60. Editorial Note
President Johnson raised the issue of Cuban subversion in Latin America at the Glassboro Summit with Soviet Premier Alexei N. Kosygin. According to the official record of the afternoon session on June 25, 1967, the President said “he wished to inform Mr. Kosygin of an extremely important matter. He said we had direct evidence of Cuba’s encouragement of guerrilla operations in seven Latin American countries. This was a form of aggression and was dangerous to peace in the Hemisphere as well as in the world at large. He pointed out that Soviet-manufactured arms coming from Cuba had been seized in Venezuela in July 1966 and in May 1967, with seven Cubans having been captured in this latter incident. He also wished to point out that on March 13 of this year, Castro openly stated his support for this type of activity. The Government of Venezuela had stated its determination to put an end to such operations. Our Ambassador to the OAS and some of his colleagues from the Organization were now investigating in Venezuela the evidence of those activities. The President emphasized that he therefore strongly felt that Castro should be convinced to stop what he was doing. Mr. Kosygin did not comment on this statement.” (National Archives and Records Administration, RG 59, Central Files 1967–69, POL 7 US) For the complete memorandum of conversation, see Foreign Relations, 1964–1968, volume XIV, Document 235.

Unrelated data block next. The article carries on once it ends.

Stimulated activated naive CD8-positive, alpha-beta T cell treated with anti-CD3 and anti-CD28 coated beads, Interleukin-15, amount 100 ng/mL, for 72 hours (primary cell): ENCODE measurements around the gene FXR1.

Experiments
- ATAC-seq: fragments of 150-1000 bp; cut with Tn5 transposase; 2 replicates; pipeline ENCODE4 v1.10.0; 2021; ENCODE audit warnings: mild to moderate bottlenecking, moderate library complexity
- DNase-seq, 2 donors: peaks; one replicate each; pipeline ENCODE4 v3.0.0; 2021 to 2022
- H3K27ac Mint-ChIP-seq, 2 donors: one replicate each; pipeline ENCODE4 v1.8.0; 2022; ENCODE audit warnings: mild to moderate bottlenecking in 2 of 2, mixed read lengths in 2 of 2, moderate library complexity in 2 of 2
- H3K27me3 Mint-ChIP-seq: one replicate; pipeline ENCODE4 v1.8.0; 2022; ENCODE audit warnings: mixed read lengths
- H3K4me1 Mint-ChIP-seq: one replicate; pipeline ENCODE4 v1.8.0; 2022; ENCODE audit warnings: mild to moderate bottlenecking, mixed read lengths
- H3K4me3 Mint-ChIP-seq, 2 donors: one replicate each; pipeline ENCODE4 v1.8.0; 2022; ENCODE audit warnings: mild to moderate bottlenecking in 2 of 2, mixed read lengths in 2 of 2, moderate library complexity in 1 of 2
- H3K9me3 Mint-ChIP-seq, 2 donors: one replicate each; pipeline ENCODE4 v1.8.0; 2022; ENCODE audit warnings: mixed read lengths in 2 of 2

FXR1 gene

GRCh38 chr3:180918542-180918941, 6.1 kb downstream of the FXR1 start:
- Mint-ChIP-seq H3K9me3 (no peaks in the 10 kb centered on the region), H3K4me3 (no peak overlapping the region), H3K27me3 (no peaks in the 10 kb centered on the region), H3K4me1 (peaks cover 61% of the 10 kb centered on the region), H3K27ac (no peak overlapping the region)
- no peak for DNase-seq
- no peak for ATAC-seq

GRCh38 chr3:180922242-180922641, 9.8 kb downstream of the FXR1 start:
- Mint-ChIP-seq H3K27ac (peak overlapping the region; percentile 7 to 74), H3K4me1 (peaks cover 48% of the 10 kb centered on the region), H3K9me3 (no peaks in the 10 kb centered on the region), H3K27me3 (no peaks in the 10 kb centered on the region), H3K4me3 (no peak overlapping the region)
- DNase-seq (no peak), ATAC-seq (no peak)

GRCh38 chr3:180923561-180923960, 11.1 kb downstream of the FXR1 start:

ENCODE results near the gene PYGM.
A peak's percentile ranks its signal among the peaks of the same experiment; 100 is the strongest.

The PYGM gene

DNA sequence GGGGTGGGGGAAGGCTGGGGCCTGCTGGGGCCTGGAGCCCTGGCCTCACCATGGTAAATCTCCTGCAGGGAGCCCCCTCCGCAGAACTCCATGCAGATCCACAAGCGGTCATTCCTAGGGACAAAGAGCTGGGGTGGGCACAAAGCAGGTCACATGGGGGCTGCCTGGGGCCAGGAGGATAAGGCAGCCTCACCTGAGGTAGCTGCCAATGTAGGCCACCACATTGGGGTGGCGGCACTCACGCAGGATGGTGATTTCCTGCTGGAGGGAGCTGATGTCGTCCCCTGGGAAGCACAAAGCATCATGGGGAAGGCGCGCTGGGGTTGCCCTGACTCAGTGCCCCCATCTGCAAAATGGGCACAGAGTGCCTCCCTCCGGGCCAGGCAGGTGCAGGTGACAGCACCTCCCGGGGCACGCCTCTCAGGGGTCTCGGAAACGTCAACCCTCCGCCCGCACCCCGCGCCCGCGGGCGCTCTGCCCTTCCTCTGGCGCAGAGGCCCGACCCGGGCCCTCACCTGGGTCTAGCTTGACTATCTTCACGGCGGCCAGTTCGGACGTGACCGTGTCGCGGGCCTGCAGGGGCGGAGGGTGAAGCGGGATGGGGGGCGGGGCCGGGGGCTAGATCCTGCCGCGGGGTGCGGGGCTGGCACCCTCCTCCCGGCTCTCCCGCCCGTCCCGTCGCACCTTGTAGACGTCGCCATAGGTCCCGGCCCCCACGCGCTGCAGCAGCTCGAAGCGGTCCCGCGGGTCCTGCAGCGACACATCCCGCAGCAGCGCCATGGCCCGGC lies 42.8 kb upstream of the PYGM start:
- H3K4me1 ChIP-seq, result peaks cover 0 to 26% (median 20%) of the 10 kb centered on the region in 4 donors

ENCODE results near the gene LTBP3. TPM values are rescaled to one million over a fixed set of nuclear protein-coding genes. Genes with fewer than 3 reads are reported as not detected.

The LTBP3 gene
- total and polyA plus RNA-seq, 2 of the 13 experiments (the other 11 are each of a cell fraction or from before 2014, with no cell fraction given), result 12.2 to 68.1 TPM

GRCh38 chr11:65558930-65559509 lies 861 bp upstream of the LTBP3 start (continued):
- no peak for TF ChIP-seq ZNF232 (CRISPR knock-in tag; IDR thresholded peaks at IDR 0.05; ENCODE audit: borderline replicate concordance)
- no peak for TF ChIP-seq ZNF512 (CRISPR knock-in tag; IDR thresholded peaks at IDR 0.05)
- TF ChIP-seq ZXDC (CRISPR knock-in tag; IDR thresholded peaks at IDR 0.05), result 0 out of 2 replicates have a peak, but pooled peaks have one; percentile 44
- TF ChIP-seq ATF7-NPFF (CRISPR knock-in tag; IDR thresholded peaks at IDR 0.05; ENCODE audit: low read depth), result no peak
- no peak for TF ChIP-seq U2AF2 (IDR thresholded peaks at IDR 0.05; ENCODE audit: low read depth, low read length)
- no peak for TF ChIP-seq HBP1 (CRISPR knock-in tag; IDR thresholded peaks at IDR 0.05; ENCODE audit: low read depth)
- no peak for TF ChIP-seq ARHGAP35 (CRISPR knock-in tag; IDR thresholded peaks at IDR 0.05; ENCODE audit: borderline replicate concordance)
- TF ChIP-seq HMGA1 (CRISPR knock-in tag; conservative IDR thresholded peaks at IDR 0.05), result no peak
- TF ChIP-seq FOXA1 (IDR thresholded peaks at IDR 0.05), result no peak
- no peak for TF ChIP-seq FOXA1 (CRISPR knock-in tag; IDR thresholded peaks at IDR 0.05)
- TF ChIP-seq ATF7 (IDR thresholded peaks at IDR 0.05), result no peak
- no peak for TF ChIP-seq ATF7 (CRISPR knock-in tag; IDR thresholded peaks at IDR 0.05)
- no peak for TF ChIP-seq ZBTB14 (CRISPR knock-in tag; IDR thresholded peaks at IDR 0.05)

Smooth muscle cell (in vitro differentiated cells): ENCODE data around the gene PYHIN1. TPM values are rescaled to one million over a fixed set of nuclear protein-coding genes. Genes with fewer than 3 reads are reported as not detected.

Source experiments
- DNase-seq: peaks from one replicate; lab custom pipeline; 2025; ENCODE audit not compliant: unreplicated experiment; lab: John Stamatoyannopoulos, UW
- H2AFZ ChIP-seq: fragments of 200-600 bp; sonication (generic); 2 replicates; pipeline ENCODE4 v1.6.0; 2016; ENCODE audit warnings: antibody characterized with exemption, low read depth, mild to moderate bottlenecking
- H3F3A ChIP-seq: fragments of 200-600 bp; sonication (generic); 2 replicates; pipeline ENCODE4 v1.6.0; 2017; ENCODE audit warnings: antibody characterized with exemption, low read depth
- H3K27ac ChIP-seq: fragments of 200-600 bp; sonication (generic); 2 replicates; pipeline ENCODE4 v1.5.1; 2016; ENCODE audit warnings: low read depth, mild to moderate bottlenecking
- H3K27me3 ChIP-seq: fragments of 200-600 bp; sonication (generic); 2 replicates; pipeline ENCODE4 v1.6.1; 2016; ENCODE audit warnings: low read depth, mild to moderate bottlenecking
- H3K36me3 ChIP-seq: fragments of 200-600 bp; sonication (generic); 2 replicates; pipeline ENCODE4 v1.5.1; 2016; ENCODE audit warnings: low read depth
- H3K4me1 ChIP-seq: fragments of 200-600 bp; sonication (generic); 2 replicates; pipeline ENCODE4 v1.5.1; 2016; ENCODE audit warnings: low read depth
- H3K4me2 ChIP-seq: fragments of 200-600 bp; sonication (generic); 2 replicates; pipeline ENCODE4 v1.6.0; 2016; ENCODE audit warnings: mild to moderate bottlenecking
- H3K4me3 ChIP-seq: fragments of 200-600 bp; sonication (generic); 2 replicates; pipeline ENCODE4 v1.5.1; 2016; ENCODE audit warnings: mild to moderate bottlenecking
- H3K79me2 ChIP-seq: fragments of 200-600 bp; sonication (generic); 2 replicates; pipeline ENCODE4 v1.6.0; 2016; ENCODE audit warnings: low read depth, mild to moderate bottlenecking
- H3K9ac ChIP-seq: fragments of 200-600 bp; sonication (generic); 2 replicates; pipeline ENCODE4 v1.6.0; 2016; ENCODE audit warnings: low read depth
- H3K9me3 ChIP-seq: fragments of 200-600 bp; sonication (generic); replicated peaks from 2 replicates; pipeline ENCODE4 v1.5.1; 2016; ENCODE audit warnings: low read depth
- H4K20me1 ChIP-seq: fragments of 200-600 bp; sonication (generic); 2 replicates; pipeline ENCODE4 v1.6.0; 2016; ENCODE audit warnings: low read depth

That evening Johnson gave former President Eisenhower the following account of this discussion with Kosygin: “[I] told him there were 6 or 7 hot spots; that they’re using Soviet material, Cuba was; that we caught a bunch of them the other day in Venezuela; that they were giving us hell in the Dominican Republic, and Haiti, and Bolivia, and half a dozen places; that this is a very serious matter, Soviet equipment and Castro-trained people.” Johnson said Kosygin “ought to realize that we thought this was very serious and we were going to have to take action—the OAS was going to take action.” The President then asked Kosygin for a response. According to Johnson’s account, Kosygin “said he couldn’t comment now, but he was leaving for Cuba tomorrow, and he would bear these things in mind in talking to them. Acted like he was a little upset with Castro. Didn’t say so.” (Johnson Library, Recordings and Transcripts, Recording of telephone conversation between President Johnson and Dwight D. Eisenhower, June 25, 1967, 9:44 p.m., Tape F67.13, Side A, PNO 1) An uncorrected transcript of the conversation is ibid.